Software Development and How Not To Get Ripped Off

Posted On: Aug 30, 2018

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No one knows the real cost of software development, or what it's actually going to cost at the end: not the developers, not the project managers and especially not the client.

Why? Because software development is not like buying a car. It would be closer to asking someone to create a whole new car for you, with nothing except a vague design to begin.

The problem with unique is that it's difficult to estimate entirely accurately how long something is going to take to build. A lot of planning and research must be done first, and everyone involved needs to be on the same page.

But clients deserve to at least have a rough idea of how much they're likely to spend. And when done right, you can. We'll give you some advice on what to ask and what to look for. But first, the potential pitfalls...

The Dangers

An example of the inner workings of black box software development

Software development projects are known for their run away budgets, high failure rates, secretive ongoing development and often millions of dollars being spent with no product ever being deployed The stats on software development project success rates are alarming.

All of the following will ultimately lead to bill shock at best, and total project failure at worst.

You lack technical knowledge

You can't know, what you don't know, that you don't know

It's very often the case that clients lack technical knowledge. Their startup is at a too early stage to bring on a CTO. Clients often don't even know anyone with any technical skills - and have found their software development firm purely by Googling extensively.

Obviously, this is a dangerous move, because you don't know what you don't know. Cowboy development companies will throw technical jargon at you to manipulate you and potentially throw you off your game.

Here's where you need help the most: even just engaging other software and IT companies to audit your communications with your developer can help you not get ripped off. Software development requires a vast field of knowledge and if you do not have a trusted advisor to walk you through this minefield, you can get ripped off without even realising it.

Poorly Researched Requirements

Yep that should take about two weeks, probably...

Software development companies can often fail you by not working with you to clearly define your product's requirements properly. Good software projects will always start with several days of discovery, business analysis and requirements gathering. Picking your mind and working with you by applying their technical knowledge to your desired outcome should be the first cab off the rank for a developer.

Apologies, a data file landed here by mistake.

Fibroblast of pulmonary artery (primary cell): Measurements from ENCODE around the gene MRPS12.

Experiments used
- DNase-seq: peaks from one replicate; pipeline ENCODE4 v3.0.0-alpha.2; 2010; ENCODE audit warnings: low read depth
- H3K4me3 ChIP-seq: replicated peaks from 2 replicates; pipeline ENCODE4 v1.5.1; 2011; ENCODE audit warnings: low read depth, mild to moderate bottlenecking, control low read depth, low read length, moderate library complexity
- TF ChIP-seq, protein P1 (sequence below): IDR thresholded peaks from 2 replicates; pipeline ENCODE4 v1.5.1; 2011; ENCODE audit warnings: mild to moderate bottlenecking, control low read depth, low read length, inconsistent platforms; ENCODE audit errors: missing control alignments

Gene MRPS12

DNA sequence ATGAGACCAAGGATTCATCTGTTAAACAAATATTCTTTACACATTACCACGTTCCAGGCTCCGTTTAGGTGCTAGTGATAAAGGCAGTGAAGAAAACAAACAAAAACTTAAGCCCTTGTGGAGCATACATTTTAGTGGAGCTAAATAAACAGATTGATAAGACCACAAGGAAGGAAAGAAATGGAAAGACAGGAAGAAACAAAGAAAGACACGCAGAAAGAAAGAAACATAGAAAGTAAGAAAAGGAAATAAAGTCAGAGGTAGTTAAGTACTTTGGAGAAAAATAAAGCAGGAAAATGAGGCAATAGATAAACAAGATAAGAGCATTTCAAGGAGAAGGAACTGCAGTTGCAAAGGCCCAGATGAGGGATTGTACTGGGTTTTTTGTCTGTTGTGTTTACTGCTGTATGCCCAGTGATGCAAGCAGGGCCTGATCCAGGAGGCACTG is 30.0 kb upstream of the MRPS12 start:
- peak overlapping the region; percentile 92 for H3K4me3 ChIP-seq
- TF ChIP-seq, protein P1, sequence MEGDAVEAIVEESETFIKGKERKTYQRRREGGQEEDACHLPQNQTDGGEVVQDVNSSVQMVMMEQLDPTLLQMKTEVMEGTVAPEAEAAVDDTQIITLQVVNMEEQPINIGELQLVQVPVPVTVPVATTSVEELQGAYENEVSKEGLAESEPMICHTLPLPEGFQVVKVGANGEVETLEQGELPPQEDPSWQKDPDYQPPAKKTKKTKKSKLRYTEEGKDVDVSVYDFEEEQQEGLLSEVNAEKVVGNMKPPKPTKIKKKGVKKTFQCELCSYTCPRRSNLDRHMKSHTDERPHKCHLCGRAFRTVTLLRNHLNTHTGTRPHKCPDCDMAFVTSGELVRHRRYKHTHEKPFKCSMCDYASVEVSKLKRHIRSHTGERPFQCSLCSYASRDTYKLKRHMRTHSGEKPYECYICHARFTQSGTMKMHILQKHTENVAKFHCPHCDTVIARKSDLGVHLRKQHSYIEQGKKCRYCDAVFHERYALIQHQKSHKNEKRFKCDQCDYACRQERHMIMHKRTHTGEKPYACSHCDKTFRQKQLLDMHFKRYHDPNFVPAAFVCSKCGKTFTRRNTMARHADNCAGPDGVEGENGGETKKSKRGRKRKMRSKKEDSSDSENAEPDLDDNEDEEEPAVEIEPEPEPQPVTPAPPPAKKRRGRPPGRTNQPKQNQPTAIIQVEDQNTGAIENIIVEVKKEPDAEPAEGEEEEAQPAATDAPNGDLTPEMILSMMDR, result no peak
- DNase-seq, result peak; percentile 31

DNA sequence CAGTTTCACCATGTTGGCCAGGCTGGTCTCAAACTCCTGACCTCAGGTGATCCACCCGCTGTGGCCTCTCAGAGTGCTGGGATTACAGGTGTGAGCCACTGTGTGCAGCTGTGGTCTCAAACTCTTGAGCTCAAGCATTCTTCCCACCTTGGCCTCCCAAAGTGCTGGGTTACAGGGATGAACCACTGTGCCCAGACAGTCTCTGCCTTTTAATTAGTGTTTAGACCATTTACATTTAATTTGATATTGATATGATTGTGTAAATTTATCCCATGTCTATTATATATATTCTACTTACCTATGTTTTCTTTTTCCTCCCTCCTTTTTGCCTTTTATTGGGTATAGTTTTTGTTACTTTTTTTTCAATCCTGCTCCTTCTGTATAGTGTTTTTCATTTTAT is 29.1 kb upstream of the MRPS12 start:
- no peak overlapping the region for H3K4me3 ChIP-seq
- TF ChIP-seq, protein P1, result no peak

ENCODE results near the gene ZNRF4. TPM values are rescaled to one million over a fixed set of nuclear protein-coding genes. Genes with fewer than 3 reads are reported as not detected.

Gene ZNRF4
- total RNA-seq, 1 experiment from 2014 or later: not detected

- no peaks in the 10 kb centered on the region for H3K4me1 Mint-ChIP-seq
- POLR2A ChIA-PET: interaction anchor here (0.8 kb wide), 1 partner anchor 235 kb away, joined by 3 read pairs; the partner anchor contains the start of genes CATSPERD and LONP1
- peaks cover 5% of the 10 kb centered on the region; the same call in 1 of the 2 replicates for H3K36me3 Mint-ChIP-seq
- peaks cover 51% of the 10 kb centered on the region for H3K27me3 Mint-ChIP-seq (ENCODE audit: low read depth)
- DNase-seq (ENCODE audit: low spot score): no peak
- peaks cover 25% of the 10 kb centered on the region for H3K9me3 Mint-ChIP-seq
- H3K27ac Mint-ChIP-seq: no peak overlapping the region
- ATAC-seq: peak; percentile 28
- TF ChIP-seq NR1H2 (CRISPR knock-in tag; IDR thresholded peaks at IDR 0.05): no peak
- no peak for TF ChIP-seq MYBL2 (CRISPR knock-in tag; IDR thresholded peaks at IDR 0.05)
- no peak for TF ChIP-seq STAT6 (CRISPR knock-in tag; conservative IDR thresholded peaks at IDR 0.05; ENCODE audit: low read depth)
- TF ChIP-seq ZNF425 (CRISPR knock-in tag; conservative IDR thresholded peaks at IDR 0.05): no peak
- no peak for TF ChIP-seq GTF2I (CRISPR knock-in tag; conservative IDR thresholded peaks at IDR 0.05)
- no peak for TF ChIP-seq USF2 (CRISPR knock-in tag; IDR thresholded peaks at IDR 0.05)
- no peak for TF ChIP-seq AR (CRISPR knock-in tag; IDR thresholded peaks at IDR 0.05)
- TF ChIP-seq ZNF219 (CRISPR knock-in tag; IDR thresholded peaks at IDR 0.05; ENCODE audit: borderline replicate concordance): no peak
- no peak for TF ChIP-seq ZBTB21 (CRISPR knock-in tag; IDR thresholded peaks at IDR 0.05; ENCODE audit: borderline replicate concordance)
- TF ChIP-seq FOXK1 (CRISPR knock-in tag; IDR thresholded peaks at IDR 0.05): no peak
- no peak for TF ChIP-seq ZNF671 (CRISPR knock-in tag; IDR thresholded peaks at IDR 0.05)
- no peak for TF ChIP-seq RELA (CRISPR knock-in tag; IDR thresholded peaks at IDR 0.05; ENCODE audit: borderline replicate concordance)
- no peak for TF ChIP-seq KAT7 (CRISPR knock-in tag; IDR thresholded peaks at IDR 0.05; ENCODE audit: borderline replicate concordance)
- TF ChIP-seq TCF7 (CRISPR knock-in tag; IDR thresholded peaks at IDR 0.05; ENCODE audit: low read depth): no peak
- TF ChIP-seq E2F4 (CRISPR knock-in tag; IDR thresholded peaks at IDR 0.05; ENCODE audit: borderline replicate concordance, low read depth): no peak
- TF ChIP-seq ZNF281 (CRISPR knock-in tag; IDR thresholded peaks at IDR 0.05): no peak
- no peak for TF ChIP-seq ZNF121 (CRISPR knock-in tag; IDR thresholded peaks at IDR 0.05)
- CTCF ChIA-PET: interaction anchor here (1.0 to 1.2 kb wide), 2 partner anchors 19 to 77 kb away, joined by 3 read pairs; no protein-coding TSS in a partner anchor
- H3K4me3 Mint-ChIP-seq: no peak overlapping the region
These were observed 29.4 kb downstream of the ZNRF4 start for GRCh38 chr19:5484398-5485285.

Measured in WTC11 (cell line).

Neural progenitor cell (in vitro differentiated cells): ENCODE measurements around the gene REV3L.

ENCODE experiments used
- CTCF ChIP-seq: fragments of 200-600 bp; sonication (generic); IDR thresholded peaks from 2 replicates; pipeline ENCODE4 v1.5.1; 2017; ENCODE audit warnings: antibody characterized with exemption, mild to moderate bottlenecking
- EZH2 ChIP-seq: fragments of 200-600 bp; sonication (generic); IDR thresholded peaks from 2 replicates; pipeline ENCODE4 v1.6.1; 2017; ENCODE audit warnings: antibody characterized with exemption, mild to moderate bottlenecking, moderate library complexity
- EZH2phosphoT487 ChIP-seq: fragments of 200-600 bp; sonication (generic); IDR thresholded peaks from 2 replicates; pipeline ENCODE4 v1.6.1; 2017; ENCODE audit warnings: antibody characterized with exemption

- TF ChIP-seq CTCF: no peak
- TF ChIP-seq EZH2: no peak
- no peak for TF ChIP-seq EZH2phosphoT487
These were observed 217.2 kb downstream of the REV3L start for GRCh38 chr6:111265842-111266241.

Without this, an accurate cost estimate is practically impossible. Companies that do not perform any kind of scoping often rely on using constantly changing requirements to add extra line items to their invoice to you.

Failing to create proper requirements and breaking them into easily quotable deliverables is a huge red flag - it means your vendor has failed in their due diligence. Do not stand for it.

Meeting Stuffing

Yep, we definitely need all of these people in this meeting.

A great way that consulting companies will fatten their billable earnings is by stuffing every scoping and review meeting with as many consultants as possible. Bill shock due to meetings is an unpleasant feeling. Why did that meeting need three software developers, two sales people and a graphic designer in it? Why did that meeting take three hours to decide something minor? All billed at $160 an hour? Good question.

Make sure your meetings are either not being billed per person or only the necessary people are in there.

Cooks in the kitchen

Henry is an integral member of the development team...

Software development does not scale with the size of the team. Having too many developers on a project increases costs and lowers quality. A good project manager will be able to assess how a project can be segmented and assigned to specific individuals. Anything more than that magic number adds massive project overhead.

If you are adding people to try to speed up an already late project, you're going to have a bad time.

Nine women will not make a baby in one month. More does not necessarily mean better.

Offshoring

Offshore vendors often make huge claims suggesting they are more than 80% cheaper per hour than Australian based development firms. This may be the case if your only metric is the hourly rate of a single developer, the actual costs associated with offshored projects can grow dramatically and often result in massive billshock, long after it's too late to back out or change providers.

Software developments rates for Australian based developers ranges from $AUD130/hr for a freelancer to AUD$200/hr for large consultancies. Looking overseas to countries like India, Bangalore or Ukraine will seem much more attractive: at a very cheap AUD$40 an hour.

Sounds too good to be true? Right? That's because it is. If the savings really ended up being 80% of what local development costs, companies like NinjaDojo would no longer exist. These bottom of the barrel figures hide the true costs of offshore development.

Offshore firms will be cheaper per person, but the teams are often five times larger than Australian based development firms. The project management overhead of managing offshore developers is a lot higher and if these offshore teams are not being managed properly, usually due to language barriers, timezone differences and cultural differences: quality can easily slip, deployment times can be pushed out way past expectations and product delivery is often buggy and requiring extensive and often expensive ongoing maintenance.